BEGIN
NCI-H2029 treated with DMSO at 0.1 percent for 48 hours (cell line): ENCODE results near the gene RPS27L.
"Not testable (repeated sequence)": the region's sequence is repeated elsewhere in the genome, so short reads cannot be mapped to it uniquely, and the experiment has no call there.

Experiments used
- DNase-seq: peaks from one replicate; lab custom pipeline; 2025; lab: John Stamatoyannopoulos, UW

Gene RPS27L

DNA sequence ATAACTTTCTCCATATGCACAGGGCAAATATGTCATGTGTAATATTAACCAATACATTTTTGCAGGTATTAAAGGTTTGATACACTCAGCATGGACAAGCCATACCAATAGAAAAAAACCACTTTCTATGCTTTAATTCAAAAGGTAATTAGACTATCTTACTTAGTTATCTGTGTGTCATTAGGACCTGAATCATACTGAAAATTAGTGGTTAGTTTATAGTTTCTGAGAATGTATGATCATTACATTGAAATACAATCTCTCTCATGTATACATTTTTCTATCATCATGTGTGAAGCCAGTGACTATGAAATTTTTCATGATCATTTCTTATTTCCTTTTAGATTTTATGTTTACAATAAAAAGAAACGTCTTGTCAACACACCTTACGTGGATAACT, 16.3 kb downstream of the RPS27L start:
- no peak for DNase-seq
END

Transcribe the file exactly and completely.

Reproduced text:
NCI-H2029 treated with DMSO at 0.1 percent for 48 hours (cell line): ENCODE results near the gene RPS27L.
"Not testable (repeated sequence)": the region's sequence is repeated elsewhere in the genome, so short reads cannot be mapped to it uniquely, and the experiment has no call there.

Experiments used
- DNase-seq: peaks from one replicate; lab custom pipeline; 2025; lab: John Stamatoyannopoulos, UW

Gene RPS27L

DNA sequence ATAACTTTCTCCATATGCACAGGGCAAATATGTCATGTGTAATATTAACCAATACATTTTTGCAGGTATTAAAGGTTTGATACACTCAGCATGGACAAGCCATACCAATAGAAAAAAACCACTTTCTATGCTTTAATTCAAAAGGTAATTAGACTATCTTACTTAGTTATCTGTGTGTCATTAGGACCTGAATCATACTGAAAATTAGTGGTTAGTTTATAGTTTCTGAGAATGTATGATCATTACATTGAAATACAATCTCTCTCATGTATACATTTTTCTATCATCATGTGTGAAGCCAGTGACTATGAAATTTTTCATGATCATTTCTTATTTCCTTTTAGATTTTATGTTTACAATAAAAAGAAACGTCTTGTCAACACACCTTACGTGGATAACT, 16.3 kb downstream of the RPS27L start:
- no peak for DNase-seq